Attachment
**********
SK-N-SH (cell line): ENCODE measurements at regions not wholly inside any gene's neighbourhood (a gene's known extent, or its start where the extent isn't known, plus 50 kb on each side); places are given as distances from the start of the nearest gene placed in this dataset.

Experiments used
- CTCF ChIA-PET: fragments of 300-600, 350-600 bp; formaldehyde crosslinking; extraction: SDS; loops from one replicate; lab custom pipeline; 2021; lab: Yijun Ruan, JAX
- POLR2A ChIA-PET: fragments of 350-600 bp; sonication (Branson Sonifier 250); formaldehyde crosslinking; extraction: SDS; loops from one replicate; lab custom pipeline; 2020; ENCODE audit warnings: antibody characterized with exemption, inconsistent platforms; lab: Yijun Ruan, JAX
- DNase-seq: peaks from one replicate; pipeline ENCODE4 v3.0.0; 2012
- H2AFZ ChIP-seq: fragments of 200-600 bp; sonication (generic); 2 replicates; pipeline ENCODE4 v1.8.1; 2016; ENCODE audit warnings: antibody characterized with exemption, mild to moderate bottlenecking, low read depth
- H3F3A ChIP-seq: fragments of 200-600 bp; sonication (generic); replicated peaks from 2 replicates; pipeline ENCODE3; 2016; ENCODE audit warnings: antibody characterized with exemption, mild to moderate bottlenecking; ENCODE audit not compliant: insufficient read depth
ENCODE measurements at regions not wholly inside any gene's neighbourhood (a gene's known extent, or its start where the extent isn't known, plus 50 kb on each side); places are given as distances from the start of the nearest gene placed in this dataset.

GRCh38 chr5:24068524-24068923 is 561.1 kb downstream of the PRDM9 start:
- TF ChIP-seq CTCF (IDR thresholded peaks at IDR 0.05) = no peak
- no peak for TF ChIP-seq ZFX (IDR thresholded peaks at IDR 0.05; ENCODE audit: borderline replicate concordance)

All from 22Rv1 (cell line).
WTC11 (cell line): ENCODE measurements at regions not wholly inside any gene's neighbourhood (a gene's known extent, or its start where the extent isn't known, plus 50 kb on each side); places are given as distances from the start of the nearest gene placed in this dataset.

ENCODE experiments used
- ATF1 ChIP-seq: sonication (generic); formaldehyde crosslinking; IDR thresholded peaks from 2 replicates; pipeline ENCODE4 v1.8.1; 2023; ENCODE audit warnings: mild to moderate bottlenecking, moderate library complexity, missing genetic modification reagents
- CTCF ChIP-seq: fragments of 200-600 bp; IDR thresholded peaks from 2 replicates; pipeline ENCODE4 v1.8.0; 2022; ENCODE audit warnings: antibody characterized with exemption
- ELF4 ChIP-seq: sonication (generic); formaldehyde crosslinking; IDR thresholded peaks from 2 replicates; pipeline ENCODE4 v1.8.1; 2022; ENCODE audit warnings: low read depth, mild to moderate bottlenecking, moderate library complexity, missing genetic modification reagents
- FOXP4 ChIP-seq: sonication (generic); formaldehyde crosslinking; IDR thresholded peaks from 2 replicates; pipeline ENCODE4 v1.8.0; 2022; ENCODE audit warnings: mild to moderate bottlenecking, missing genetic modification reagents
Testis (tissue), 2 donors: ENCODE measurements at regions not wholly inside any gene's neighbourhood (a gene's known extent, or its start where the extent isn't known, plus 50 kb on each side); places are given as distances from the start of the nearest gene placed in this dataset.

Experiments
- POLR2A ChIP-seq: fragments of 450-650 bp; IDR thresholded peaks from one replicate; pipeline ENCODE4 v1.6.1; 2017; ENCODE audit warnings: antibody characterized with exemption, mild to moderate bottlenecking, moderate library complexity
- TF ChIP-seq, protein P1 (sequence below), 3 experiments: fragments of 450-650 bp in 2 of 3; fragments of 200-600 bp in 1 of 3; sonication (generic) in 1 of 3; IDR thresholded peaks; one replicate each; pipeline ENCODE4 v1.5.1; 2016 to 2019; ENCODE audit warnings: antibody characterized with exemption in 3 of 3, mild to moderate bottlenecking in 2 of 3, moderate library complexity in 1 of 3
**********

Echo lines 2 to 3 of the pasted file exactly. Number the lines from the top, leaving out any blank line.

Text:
Experiments used
- CTCF ChIA-PET: fragments of 300-600, 350-600 bp; formaldehyde crosslinking; extraction: SDS; loops from one replicate; lab custom pipeline; 2021; lab: Yijun Ruan, JAX